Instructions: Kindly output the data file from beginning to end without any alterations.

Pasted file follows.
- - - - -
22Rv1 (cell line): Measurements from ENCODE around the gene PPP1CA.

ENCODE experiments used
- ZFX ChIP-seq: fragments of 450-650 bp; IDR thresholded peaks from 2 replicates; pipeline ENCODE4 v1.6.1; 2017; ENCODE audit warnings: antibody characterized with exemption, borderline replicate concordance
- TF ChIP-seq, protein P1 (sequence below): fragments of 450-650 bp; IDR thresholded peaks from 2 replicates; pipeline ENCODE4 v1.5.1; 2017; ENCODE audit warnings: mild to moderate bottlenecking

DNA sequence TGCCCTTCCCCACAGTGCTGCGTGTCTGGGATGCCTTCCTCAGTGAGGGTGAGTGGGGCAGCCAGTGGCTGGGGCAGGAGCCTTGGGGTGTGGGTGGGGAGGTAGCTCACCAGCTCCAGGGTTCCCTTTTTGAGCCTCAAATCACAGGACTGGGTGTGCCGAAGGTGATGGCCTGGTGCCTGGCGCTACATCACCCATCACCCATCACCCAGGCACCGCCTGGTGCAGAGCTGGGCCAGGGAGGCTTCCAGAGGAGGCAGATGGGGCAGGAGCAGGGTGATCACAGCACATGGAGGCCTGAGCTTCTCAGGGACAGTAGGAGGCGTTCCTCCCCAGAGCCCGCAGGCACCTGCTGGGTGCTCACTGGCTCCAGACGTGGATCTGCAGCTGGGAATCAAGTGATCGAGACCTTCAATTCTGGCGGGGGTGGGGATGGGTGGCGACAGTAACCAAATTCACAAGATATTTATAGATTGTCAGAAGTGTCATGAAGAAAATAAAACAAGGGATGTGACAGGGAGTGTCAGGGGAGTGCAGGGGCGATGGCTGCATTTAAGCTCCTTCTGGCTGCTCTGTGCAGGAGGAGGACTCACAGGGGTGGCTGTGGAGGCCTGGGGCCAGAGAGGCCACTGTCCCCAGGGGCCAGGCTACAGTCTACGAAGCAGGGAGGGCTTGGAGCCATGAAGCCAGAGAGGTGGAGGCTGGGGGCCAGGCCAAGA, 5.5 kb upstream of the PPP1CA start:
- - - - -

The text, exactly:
22Rv1 (cell line): Measurements from ENCODE around the gene PPP1CA.

ENCODE experiments used
- ZFX ChIP-seq: fragments of 450-650 bp; IDR thresholded peaks from 2 replicates; pipeline ENCODE4 v1.6.1; 2017; ENCODE audit warnings: antibody characterized with exemption, borderline replicate concordance
- TF ChIP-seq, protein P1 (sequence below): fragments of 450-650 bp; IDR thresholded peaks from 2 replicates; pipeline ENCODE4 v1.5.1; 2017; ENCODE audit warnings: mild to moderate bottlenecking

DNA sequence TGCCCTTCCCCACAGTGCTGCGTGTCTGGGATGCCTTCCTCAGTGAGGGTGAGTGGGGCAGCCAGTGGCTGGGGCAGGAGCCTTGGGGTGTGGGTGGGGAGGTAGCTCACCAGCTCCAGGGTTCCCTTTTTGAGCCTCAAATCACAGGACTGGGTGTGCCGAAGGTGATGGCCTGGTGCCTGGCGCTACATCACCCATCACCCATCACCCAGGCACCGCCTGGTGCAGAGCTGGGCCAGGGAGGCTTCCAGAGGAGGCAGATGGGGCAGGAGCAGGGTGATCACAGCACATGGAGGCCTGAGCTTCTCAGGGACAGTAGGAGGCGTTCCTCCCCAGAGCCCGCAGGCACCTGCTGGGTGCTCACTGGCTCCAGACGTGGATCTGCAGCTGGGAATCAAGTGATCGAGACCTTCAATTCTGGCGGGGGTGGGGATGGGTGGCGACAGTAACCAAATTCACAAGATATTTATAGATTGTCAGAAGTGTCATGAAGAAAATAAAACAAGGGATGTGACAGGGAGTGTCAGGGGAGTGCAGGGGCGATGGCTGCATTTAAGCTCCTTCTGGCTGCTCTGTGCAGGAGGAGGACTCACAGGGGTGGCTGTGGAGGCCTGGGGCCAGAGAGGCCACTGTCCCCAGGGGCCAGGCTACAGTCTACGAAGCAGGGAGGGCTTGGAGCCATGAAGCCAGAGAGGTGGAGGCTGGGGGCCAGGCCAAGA, 5.5 kb upstream of the PPP1CA start: